In Addison’s disease, the adrenal glands produce too little cortisol, which is one of the hormones in a group called the glucocorticoids. Sometimes, Addison’s disease also involves insufficient production of aldosterone, one of the hormones called the mineralocorticoids. Addison’s disease can be life-threatening.
The disorder, also called adrenal insufficiency or hypocortisolism, can occur at any age, including infancy, and is equally likely among males and females. It’s rare, affecting only about one in 100,000 people. Treatment involves taking hormones to replace the insufficient amount being made by the adrenal glands.
Conditions that suggest Addison's Disease
Risk factors for Addison's Disease
Addison's Disease can lead to
Recommendations for Addison's Disease
If you receive an early diagnosis of Addison’s disease, treatment may involve taking prescription corticosteroids. Because your body isn’t producing sufficient steroid hormones, your doctor may have you take one or more hormones to replace the deficiency. Cortisol is replaced using hydrocortisone (Cortef), prednisone (Deltasone) or cortisone. Fludrocortisone (Florinef) replaces aldosterone, which controls your body’s sodium and potassium needs and keeps your blood pressure normal.
You take these hormones orally in daily doses that mimic the amount your body normally would make, thereby minimizing side effects. If you’re facing a stressful situation such as an operation, an infection or a minor illness, your doctor may suggest a temporary increase in your dosages.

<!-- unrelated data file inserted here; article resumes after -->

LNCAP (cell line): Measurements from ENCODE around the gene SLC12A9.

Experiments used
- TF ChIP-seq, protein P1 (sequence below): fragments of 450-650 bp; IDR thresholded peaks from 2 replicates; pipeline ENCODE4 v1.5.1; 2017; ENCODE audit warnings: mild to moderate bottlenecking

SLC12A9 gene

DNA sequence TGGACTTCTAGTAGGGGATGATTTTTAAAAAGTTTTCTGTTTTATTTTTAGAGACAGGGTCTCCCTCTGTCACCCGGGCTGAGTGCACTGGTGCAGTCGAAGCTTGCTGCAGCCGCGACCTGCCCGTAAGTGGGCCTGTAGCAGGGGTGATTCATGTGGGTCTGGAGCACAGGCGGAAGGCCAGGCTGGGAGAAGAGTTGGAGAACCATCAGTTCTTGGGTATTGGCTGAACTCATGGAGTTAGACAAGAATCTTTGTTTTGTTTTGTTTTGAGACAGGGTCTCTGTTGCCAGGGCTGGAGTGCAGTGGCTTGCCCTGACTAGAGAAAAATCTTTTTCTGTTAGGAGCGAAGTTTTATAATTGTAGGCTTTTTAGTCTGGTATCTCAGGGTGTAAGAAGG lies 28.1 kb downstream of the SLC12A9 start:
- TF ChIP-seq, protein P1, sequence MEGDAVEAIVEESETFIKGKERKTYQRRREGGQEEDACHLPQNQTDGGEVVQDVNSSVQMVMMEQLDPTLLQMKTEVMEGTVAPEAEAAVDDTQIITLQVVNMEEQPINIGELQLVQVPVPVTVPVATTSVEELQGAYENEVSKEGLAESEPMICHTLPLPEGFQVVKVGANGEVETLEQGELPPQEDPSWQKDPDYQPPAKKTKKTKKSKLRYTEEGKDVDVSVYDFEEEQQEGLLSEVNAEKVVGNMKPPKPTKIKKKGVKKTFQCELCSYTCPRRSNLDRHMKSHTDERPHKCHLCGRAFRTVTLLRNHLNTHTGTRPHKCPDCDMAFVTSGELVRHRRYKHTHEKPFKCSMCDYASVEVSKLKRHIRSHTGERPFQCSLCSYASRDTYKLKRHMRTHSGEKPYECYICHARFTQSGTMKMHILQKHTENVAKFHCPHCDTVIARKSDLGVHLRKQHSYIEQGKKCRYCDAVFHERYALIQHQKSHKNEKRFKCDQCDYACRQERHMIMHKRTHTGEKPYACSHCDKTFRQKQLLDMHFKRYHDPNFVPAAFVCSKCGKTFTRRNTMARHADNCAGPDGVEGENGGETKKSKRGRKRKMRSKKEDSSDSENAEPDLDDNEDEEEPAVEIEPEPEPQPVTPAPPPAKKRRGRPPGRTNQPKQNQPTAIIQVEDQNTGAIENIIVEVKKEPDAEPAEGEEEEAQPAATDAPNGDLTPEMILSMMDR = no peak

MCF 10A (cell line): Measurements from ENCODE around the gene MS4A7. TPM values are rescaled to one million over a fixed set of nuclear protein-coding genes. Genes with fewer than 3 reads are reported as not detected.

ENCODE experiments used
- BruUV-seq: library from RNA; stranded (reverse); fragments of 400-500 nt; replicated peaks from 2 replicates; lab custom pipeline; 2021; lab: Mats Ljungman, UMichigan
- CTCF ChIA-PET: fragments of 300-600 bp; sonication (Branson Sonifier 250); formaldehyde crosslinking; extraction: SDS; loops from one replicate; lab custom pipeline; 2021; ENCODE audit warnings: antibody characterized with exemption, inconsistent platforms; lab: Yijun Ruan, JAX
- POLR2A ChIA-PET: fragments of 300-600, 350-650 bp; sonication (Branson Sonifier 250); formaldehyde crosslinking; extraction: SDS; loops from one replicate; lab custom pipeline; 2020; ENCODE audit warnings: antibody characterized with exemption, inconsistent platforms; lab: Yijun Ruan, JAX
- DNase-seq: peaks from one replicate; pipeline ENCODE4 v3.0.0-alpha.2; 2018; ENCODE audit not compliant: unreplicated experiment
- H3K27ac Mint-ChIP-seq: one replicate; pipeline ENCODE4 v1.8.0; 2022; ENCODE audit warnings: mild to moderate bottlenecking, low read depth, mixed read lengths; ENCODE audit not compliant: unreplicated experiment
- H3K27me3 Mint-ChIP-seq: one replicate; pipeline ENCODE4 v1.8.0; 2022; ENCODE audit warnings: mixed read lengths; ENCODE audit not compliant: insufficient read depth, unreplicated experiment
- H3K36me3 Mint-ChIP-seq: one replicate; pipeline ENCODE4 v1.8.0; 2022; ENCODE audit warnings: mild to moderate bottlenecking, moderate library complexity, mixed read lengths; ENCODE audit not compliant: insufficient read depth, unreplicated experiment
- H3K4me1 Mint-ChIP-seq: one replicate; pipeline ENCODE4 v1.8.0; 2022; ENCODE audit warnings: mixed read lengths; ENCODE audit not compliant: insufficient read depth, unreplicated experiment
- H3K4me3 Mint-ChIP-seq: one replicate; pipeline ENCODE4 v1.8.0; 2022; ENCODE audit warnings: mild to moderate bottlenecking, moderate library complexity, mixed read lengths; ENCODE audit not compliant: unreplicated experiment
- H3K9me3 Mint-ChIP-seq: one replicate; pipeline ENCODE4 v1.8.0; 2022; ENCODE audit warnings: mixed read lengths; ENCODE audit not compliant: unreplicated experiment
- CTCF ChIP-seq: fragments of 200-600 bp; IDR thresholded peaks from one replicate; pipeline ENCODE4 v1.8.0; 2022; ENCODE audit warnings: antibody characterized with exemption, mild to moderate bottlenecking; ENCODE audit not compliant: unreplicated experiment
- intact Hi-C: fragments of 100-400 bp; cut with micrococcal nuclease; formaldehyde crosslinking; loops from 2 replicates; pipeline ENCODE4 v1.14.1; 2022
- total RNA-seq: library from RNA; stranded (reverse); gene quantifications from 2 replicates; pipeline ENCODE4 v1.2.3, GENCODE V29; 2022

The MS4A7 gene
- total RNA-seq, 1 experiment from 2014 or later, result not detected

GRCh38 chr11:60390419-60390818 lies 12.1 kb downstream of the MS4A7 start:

Measuring your blood levels of sodium, potassium, cortisol and ACTH gives your doctor an initial indication of whether adrenal insufficiency may be causing your signs and symptoms. A blood test also can measure antibodies associated with autoimmune Addison’s disease.
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Characterized by the chronic destruction of the adrenal cortex, which leads to an increased loss of sodium and water in the urine, muscle weakness and low blood pressure. The bronze color of the skin is due to the increased production of the skin pigment, melanin.
Chemical substances secreted by a variety of body organs that are carried by the bloodstream and usually influence cells some distance from the source of production. Hormones signal certain enzymes to perform their functions and, in this way, regulate such body functions as blood sugar levels, insulin levels, the menstrual cycle, and growth. These can be prescription, over-the-counter, synthetic or natural agents. Examples include adrenal hormones such as corticosteroids and aldosterone; glucagon, growth hormone, insulin, testosterone, estrogens, progestins, progesterone, DHEA, melatonin, and thyroid hormones such as thyroxine and calcitonin.
A steroid hormone secreted by the adrenal cortex that regulates the salt and water balance in the body.
Also known as Adrenal Exhaustion or Low Adrenal Function, this is a condition where the adrenal gland is compromised in its production of epinephrine, norepinephrine, cortisol, corticosterone or aldosterone. Symptoms include primarily fatigue, weakness, decreased appetite with ensuing weight loss, as well as nausea, vomiting, abdominal pain, diarrhea or constipation, or increased pigmentation of the skin. Cortical insufficiency (low or no corticosteroids) produces a more serious condition called Addison’s Disease, characterized by extreme weakness, low blood pressure, pigmentation of the skin, shock or even death.